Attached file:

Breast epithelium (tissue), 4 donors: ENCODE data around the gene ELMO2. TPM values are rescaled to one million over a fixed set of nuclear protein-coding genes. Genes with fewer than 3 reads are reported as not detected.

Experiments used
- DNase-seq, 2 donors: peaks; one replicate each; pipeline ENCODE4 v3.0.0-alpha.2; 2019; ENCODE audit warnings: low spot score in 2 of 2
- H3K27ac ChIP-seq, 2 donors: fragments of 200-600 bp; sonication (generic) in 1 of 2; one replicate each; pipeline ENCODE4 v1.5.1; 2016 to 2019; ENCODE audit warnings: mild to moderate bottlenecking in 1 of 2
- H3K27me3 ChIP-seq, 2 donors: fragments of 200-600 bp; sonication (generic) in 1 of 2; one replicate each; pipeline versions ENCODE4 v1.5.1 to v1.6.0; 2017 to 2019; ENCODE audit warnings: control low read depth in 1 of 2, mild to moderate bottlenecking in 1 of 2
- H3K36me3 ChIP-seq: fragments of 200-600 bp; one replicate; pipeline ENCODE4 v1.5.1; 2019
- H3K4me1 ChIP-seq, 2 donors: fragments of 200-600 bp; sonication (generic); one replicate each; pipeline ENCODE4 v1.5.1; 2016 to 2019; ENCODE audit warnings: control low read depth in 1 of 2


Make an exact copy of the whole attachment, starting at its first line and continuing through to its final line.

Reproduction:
Breast epithelium (tissue), 4 donors: ENCODE data around the gene ELMO2. TPM values are rescaled to one million over a fixed set of nuclear protein-coding genes. Genes with fewer than 3 reads are reported as not detected.

Experiments used
- DNase-seq, 2 donors: peaks; one replicate each; pipeline ENCODE4 v3.0.0-alpha.2; 2019; ENCODE audit warnings: low spot score in 2 of 2
- H3K27ac ChIP-seq, 2 donors: fragments of 200-600 bp; sonication (generic) in 1 of 2; one replicate each; pipeline ENCODE4 v1.5.1; 2016 to 2019; ENCODE audit warnings: mild to moderate bottlenecking in 1 of 2
- H3K27me3 ChIP-seq, 2 donors: fragments of 200-600 bp; sonication (generic) in 1 of 2; one replicate each; pipeline versions ENCODE4 v1.5.1 to v1.6.0; 2017 to 2019; ENCODE audit warnings: control low read depth in 1 of 2, mild to moderate bottlenecking in 1 of 2
- H3K36me3 ChIP-seq: fragments of 200-600 bp; one replicate; pipeline ENCODE4 v1.5.1; 2019
- H3K4me1 ChIP-seq, 2 donors: fragments of 200-600 bp; sonication (generic); one replicate each; pipeline ENCODE4 v1.5.1; 2016 to 2019; ENCODE audit warnings: control low read depth in 1 of 2